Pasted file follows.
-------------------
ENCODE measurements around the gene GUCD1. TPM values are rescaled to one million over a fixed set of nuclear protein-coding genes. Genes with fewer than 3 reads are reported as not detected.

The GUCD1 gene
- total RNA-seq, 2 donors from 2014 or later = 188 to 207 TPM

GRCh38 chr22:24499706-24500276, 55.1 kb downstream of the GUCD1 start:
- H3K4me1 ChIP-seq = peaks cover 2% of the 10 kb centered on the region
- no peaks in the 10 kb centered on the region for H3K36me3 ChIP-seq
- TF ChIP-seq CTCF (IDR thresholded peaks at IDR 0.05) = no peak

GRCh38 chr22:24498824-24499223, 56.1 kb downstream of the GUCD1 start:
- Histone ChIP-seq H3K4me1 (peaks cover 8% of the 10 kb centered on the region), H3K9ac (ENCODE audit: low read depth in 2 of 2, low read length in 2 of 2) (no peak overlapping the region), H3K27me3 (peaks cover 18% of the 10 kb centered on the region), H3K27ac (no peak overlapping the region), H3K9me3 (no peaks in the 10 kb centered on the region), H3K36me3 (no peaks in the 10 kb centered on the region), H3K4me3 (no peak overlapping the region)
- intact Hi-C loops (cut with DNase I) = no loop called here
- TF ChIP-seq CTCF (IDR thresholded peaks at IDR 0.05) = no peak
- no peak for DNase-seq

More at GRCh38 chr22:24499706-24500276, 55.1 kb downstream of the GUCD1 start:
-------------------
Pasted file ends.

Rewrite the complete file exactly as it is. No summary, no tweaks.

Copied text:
ENCODE measurements around the gene GUCD1. TPM values are rescaled to one million over a fixed set of nuclear protein-coding genes. Genes with fewer than 3 reads are reported as not detected.

The GUCD1 gene
- total RNA-seq, 2 donors from 2014 or later = 188 to 207 TPM

GRCh38 chr22:24499706-24500276, 55.1 kb downstream of the GUCD1 start:
- H3K4me1 ChIP-seq = peaks cover 2% of the 10 kb centered on the region
- no peaks in the 10 kb centered on the region for H3K36me3 ChIP-seq
- TF ChIP-seq CTCF (IDR thresholded peaks at IDR 0.05) = no peak

GRCh38 chr22:24498824-24499223, 56.1 kb downstream of the GUCD1 start:
- Histone ChIP-seq H3K4me1 (peaks cover 8% of the 10 kb centered on the region), H3K9ac (ENCODE audit: low read depth in 2 of 2, low read length in 2 of 2) (no peak overlapping the region), H3K27me3 (peaks cover 18% of the 10 kb centered on the region), H3K27ac (no peak overlapping the region), H3K9me3 (no peaks in the 10 kb centered on the region), H3K36me3 (no peaks in the 10 kb centered on the region), H3K4me3 (no peak overlapping the region)
- intact Hi-C loops (cut with DNase I) = no loop called here
- TF ChIP-seq CTCF (IDR thresholded peaks at IDR 0.05) = no peak
- no peak for DNase-seq

More at GRCh38 chr22:24499706-24500276, 55.1 kb downstream of the GUCD1 start: